What Will a Trump Presidency Mean for Business?
By Robert H. Rock
The Presidency of Donald Trump has raised hopes, concerns and questions in the boardroom. Directors are hopeful that his administration will be pro-business, and his rapid fire repeal of rules and regulations, as well as his initial staffing of government oversight agencies, have buoyed business confidence. However, many directors are concerned about his positions on immigration and healthcare, and they have questions regarding where he will come out on tax reform and trade. Moreover, most are troubled by his demeanor and worried about his temperament, and all are loathe to get in his cross-hairs.
To try to understand what the Trump Presidency will mean for their business, boards are calling in all sorts of experts, prognosticators and soothsayers who supposedly can help predict where Trump’s programs and policies will end up. But the deviation in their potential outcomes makes any predictions uncertain and therefore unreliable. Furthermore, directors are having difficulty addressing the Trump Presidency among themselves because such discussions often descend into rancorous debate.
At a recent board dinner, my fellow directors initially focused our discussion on the tumultuous early days of the Trump administration, but after a few contentious volleys, we quickly pivoted away from politics. In the past, our dinner time conversations had often centered on politics, discussed in an open and civil debate. But now, any discussion of politics gets heated very quickly, and in order to salvage our collegiality and save our friendships, the topic has generally been avoided. Of course, political commentary is never completely left unsaid: Those directors who lean to the right seem incapable of avoiding references to “media bias,” “the deep state,” and “we won, get over it;” while those on the left seem incapable of avoiding references to “crazy tweets,” “Russian meddling,” and “we won the popular vote.”
Our country has been spiraling further apart, riven by partisanship promoting diametrically opposed political ideologies and social philosophies. The anger and mistrust between Democrats and Republicans, liberals and conservatives, frequently seem bitter and often hateful. More worrisome, we have grown so accustomed to this divide that we no longer flinch at the brazen attacks no matter how patently false.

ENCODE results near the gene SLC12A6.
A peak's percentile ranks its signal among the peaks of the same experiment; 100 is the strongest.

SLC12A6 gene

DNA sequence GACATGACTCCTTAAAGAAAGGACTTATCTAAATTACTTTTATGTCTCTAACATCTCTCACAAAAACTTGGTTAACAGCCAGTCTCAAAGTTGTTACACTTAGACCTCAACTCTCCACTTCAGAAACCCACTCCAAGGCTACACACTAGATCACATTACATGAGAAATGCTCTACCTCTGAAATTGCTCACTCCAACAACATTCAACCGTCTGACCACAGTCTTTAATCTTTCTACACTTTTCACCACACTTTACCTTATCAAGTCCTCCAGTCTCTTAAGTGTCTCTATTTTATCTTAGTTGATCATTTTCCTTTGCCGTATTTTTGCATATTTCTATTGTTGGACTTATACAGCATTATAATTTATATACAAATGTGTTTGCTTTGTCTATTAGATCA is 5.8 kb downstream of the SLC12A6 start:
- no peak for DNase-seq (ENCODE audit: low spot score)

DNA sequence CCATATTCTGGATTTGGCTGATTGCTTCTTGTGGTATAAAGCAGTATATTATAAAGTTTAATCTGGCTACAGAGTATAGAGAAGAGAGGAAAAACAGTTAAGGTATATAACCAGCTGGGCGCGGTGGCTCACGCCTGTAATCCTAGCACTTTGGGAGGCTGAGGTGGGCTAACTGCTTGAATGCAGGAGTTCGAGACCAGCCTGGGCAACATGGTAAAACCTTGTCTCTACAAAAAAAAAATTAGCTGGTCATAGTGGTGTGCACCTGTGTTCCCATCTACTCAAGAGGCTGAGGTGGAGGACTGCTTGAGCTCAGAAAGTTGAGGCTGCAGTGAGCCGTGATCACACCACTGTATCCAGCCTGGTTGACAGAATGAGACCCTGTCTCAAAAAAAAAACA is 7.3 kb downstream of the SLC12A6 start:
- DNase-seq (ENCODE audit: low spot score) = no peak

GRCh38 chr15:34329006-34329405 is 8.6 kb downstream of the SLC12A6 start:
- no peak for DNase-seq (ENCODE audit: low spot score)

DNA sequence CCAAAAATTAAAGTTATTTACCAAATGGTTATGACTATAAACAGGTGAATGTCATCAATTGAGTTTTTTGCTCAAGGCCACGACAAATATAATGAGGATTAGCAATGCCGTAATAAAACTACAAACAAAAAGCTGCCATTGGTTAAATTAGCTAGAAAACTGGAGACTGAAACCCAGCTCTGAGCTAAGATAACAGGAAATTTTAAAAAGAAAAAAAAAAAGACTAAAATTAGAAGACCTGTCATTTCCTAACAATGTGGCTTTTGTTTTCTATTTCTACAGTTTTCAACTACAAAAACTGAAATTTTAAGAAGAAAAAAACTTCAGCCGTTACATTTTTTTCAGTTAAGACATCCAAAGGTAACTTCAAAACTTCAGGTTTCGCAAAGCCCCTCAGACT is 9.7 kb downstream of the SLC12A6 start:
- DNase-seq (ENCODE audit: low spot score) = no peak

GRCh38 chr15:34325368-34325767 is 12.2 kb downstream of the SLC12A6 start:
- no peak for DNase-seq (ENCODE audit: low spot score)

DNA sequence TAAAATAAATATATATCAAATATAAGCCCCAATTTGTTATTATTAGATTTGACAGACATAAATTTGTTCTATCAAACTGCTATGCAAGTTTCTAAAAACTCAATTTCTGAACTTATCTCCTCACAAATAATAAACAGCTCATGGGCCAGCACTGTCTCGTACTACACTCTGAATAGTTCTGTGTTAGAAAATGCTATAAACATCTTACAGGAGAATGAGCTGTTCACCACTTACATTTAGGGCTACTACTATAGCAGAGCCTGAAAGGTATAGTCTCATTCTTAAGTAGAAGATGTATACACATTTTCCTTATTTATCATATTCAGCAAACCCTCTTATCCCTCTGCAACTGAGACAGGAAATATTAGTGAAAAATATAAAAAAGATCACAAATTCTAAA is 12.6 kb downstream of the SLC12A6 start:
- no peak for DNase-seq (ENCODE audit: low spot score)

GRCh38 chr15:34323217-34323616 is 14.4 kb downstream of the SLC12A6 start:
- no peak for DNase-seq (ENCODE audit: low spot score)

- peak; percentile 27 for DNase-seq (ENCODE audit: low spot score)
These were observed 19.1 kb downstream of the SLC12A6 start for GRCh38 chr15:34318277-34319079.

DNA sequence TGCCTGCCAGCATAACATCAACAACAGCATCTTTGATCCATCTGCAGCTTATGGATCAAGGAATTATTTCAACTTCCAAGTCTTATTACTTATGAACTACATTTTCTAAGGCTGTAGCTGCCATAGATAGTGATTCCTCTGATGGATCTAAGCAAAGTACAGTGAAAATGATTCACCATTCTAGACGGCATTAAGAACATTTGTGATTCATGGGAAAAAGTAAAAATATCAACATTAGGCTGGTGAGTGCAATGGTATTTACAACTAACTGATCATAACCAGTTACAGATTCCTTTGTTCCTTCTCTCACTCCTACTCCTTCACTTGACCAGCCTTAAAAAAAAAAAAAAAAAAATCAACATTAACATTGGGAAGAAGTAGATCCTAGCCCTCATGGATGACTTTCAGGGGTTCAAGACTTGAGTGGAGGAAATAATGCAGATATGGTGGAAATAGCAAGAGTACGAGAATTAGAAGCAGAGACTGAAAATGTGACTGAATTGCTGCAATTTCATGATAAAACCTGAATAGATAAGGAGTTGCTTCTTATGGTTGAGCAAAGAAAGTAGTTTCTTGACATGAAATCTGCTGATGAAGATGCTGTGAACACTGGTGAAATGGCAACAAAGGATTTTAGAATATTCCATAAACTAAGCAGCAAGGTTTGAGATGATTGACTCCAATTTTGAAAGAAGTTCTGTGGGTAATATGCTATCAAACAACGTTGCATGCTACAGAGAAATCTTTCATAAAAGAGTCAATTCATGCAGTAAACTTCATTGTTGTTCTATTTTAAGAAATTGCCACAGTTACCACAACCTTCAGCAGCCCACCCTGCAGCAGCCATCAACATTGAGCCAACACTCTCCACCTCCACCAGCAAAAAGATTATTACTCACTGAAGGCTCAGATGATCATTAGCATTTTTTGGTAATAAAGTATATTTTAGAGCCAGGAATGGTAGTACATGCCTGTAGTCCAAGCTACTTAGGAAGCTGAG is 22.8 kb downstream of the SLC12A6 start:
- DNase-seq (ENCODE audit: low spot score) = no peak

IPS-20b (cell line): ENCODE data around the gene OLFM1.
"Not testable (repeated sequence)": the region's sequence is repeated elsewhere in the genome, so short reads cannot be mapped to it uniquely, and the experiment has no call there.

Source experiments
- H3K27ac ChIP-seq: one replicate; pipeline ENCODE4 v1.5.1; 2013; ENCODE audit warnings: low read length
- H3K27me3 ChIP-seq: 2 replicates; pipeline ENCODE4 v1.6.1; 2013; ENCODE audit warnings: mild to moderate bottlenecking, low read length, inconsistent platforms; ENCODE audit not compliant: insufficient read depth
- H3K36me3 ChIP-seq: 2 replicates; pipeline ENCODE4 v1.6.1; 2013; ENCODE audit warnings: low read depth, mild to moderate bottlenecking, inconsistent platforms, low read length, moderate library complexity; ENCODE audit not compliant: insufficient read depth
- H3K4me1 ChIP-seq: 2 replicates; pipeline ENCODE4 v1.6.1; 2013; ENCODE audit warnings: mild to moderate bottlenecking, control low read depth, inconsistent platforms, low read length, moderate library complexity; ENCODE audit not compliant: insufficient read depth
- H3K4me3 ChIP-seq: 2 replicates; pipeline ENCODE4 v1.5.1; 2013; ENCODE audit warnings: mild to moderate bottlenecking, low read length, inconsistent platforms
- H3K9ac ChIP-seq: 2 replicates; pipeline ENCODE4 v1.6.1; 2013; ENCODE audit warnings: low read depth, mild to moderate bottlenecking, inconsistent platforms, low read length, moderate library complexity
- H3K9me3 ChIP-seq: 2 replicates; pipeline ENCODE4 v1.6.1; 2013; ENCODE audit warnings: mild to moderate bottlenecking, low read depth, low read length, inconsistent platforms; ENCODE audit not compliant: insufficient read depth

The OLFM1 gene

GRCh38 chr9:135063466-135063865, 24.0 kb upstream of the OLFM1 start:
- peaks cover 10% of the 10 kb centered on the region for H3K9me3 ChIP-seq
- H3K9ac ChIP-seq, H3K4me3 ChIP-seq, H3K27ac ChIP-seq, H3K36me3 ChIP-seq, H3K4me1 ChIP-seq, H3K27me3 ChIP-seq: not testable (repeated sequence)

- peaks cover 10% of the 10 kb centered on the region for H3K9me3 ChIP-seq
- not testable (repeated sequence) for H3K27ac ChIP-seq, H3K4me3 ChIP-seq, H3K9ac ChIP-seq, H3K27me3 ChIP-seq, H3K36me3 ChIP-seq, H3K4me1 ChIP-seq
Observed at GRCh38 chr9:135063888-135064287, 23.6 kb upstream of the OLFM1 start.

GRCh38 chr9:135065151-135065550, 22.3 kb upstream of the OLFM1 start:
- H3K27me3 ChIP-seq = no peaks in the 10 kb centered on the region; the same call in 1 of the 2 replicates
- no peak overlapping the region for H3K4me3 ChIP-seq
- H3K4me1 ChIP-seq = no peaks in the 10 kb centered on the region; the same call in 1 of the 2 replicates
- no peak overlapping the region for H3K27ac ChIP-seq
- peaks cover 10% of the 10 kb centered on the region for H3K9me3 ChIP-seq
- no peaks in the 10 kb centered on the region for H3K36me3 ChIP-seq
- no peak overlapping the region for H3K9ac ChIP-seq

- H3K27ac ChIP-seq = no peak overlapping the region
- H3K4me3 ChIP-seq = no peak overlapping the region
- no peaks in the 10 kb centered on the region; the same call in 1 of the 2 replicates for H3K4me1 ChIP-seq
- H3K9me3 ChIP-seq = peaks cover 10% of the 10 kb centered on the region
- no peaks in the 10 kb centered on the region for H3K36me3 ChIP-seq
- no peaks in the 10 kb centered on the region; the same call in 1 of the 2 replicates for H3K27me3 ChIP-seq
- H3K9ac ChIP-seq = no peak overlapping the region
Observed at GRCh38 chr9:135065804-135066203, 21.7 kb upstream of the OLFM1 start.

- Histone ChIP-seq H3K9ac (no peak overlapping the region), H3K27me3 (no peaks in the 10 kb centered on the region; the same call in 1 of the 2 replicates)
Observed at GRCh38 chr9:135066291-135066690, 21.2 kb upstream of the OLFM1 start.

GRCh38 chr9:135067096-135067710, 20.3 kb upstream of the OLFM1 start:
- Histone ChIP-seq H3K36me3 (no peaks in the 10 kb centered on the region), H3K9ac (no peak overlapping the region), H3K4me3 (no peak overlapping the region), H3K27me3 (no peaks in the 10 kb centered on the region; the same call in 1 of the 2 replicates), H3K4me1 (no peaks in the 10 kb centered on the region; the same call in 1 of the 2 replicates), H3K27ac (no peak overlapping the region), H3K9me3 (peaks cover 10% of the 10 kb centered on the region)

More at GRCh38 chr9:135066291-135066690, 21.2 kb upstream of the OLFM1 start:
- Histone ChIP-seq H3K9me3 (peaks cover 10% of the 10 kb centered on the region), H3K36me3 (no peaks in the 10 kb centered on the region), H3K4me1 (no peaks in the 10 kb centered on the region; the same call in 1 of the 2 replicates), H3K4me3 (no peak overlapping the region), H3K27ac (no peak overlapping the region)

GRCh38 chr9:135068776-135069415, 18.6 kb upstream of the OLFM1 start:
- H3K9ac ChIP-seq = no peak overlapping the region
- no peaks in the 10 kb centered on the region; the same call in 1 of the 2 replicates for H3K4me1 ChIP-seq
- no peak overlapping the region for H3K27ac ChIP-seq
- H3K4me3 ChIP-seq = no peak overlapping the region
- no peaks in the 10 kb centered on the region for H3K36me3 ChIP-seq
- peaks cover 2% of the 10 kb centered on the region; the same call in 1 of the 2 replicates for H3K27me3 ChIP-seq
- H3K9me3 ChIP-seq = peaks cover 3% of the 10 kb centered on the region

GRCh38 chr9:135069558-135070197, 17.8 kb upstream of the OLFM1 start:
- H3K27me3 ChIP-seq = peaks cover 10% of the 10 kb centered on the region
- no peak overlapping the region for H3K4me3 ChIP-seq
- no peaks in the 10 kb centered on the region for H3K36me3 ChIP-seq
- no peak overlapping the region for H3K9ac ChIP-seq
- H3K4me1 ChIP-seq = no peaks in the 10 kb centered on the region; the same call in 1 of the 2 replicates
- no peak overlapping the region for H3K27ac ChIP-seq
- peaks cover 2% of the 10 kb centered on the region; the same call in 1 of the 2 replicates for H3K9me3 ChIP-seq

The current state of our political dialogue seems to be nothing less than civil war by less violent means. There is insurrection on the left comprised of the main stream media, lobbyists, bureaucrats, and liberal democrats, and insurrection on the right comprised of talk radio, the alt right, libertarians, and tea-party republicans. The term civil war derives from the Romans who spoke with utter horror of “bellum civile,” a conflict among enemies who are really brothers. It is the savage, suicidal turning of a civilization on itself.
A recently published book by HBS professor David Moss entitled Democracy: A Case Study serves as a reminder that political conflict is a constant and necessary force in maintaining a healthy democracy. Moss explains that “in nearly every pivotal moment of American history, people thought democracy was about to break, but in only one instance, the Civil War, were they right.” Although his book fails to fully elucidate when political conflict tips from productive to destructive, it does provide comfort that our democracy will survive.
We must remember that there is much that binds our nation together. Our common ground derives from the ideals and principles enshrined in the Declaration of Independence and codified in our Constitution. We embrace the political proposition that “all men are created equal” and have the freedom to live the way they want in “the pursuit of happiness.” As Americans, we are all the recipients of America’s blessings: its ideals of equality and justice, its principles of free speech and religious tolerance, and its belief in family and country. Coupled with some customs and traditions, these ideals, principles, and beliefs make America, America. At my next board dinner, I will remind my fellow directors of what unites us. If we can remember our common ground, perhaps we can engage without rancor in political debate that promotes “the general welfare” and helps create “a more perfect union.”